St. George Church, Shenandoah, Pennsylvania, Christmas, 1979. This church, built by immigrant coal miners in 1891, was torn down by the Diocese of Allentown in 2010.

22 Apr 2014

The Leper With the Most Sores Wins

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Leper1

Dan Greenfield has another brilliant essay which identifies precisely the absurd intellectual underpinnings of the left’s only-too-successful moral jiu-jitsu.

The rhetoric of equality asserts a just cause while overlooking the social good. Rights are demanded. The demand is absolute and the logic for it remains left behind in a desk drawer on the wrong side of the table. Instead there are calls for empathy. “If you only knew a gay couple.” Hysterical condemnations. “I’m pretty sure you’re the devil”, one recent email to me began. And a whole lot of vague promises about the good things that will follow once we’re all paying for it.

We aren’t truly moving toward anarchy or some libertarian order, but a calculated form of repression in which shrill demands substitute for legal guidelines and those who scream the loudest get the most rights.

The new freedoms are largely random and chaotic. Donate enough money to the right people while helping out the left and a special addition to the marriage split-level house will be carved out for you. Why? Because there will be a lot of yelling. Naturally. And if the polygamists yell loudly enough and donate enough money, they’ll get their own marriage expansion as well because that is how things work now.

There is no longer a fixed notion of rights. The trappings of equality and angry causes are hollow. The legal doctrine on which courts make their decisions are targets in search of arrows, emotions hunting around for precedents to wrap them in. These decisions are not rational, but rather rationalizations. Their only anchor is a new role for government in protecting any group that is officially marginalized.

The old Bill of Rights extended rights irrespective of group membership. The new one wipes out universal rights and replaces them with particular privileges. Entire amendments may sink beneath the waves, but a few groups get comfortable deck chairs on the Titanic.

Why is one group protected rather than another? Why do gay activists get a government-bonded right, complete with Federal enforcement, while polygamy is outlawed? The only answers are rationalizations. With morality sinking fast and few common values that the people in charge will accept, there is no longer a common value system to rely on.

Progressive morality is constantly being reshaped in tune to the whims of the left. It can’t be relied upon, because it isn’t there. The only thing fixed about it is the need to fight for the oppressed, which not coincidentally at all is also the shaky civil rights era legal doctrine on which the whole modern house of cards rests.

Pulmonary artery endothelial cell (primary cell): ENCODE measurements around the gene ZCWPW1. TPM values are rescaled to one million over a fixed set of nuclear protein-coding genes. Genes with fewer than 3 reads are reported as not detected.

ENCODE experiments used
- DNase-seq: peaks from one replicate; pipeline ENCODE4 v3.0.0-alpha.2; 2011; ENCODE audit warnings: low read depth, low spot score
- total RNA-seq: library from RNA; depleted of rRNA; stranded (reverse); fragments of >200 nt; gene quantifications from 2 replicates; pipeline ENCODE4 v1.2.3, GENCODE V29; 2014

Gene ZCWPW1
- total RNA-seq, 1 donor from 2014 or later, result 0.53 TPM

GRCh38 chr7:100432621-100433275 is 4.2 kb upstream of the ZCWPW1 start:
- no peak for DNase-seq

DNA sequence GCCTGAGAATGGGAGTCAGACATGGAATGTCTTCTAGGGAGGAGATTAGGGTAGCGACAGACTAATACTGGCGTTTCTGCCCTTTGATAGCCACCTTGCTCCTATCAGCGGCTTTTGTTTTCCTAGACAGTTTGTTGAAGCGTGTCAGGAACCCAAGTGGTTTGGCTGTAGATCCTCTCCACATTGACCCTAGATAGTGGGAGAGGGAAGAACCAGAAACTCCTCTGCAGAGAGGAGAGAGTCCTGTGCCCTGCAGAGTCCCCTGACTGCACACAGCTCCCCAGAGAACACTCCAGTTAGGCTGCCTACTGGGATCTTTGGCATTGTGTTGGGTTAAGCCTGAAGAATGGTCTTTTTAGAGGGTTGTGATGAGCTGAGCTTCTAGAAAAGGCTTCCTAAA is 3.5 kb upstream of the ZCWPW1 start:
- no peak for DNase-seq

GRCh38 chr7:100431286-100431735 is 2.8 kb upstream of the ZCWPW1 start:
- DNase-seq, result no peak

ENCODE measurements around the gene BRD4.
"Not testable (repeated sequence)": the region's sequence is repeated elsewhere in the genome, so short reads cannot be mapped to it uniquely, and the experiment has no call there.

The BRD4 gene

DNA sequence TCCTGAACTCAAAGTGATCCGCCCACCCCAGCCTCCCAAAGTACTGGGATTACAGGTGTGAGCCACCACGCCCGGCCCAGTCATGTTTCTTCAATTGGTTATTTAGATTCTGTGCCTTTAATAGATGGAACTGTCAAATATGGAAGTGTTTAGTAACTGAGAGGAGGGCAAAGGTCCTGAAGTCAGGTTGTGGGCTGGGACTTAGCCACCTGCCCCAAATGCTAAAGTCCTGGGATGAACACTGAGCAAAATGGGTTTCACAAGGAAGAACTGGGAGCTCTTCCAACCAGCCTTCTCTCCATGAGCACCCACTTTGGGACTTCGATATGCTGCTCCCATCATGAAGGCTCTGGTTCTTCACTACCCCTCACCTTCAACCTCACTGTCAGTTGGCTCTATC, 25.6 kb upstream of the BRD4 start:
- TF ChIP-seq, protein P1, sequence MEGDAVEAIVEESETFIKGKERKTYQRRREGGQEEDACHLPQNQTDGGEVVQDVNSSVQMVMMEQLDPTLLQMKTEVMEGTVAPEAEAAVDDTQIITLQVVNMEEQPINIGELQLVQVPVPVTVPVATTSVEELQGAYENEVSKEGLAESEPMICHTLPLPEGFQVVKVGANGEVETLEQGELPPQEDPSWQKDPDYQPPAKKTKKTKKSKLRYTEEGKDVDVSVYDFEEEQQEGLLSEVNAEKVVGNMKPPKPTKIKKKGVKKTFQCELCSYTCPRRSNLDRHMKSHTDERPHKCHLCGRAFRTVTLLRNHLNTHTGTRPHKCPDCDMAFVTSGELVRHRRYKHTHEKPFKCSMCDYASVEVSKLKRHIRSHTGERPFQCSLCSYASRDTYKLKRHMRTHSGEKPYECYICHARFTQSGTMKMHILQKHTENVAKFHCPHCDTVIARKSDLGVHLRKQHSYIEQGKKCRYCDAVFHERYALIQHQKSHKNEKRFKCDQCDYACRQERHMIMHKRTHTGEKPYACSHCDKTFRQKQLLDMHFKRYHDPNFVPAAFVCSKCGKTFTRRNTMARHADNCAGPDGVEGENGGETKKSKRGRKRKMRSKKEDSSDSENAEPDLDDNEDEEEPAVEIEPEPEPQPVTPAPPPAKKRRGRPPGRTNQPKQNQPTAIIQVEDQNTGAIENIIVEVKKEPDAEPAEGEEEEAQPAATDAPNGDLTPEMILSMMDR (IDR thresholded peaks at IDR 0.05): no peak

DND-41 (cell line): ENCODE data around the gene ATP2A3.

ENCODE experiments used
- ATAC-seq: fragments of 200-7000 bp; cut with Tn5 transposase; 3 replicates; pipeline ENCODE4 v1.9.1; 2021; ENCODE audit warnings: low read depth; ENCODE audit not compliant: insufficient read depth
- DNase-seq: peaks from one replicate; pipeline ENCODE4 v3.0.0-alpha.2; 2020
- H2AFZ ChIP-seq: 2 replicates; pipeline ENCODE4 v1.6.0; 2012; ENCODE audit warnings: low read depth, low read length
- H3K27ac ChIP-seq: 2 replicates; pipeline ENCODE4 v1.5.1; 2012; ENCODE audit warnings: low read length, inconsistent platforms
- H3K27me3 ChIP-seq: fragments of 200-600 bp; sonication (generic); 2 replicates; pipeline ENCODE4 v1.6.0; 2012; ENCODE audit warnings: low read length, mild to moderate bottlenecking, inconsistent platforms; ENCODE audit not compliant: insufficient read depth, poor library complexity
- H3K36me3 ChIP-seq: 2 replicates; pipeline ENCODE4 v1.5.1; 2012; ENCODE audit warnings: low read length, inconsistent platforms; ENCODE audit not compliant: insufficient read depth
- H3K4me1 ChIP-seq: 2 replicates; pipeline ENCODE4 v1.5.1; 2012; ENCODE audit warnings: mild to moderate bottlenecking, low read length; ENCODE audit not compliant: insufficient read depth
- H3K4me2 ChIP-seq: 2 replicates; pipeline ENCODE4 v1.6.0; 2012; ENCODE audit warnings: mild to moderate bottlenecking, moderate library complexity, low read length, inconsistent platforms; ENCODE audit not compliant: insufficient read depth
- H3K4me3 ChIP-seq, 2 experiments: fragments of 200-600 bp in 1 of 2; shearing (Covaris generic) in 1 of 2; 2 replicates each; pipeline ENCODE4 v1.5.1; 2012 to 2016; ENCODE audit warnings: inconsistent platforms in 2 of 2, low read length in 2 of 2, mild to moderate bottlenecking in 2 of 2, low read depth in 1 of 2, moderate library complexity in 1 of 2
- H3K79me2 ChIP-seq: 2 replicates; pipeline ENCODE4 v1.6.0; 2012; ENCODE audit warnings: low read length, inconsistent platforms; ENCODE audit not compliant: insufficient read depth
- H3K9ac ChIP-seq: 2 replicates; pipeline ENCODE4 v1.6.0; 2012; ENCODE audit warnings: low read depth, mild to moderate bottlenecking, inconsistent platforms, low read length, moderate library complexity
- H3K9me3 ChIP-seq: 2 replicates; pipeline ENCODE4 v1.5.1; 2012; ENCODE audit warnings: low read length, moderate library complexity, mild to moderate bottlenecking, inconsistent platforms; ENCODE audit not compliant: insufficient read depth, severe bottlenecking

22 Apr 2014

Nihilism on Twitter

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Tweet49

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How a “Failed Intellectual” Became One of the Internet’s Favorite Nihilists

Hat tip to Tristyn Bloom.

22 Apr 2014

Vipukirves Leveraxe

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leveraxe
The Vipukirves Leveraxe: a radical new axe design.

This morning, I got an advertising email from AllOutdoor featuring an intriguing new gizmo:

Some crazy Finn has gone and reinvented one of mankind’s oldest tools: the axe. Check out that picture — it doesn’t even look like an axe, but it splits wood like nobody’s business.

The Vipukirves Leveraxe is designed to flip around to the side right after impact and break off pieces of the log. So unlike with a regular axe, you’re encouraged to strike near the sides of the log. It’s also way safer, especially when you include a tire to catch flying pieces of wood.

You can buy them off the Vipukirves website for 193 euros, which right now is over $260.00. Yeah, I kinda want one.

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I notice that the wood getting chopped successfully in the video looks like birch (which figures, they’ve got a lot of birch in Finland). But, how, I wonder, would this axe work on oak? (In Pennsylvania, we burn oak.)

21 Apr 2014

31 Examples of Irony

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21 Apr 2014

This Story Breaks My Freaking Heart

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Maybe giving all those Barney Fifes out there Glocks was a good idea after all.

21 Apr 2014

Honey Badger Escape Artist

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Hat tip to Karen L. Myers.

21 Apr 2014

Cincinnati’s Old Main Library

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CincinnatiLibrary375
Cincinnati Old Main Library, built 1874, demolished 1955.

History

More photos

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20 Apr 2014

Easter

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Rubensthe-resurrection
Peter Paul Rubens, The Resurrection of Christ, 1611-1612, Vrouwekathedraal, Antwerp

20 Apr 2014

Sighthound Nailed Easter Bunny

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SforzaHoursBunny

Sforza Hours’, Milan 1490.

BL, Add 34294, fol. 45r

Via Ratak Monodosico.

20 Apr 2014

Obama’s Easter Morning

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Hat tip to Theo.

19 Apr 2014

I Could Vote For This Guy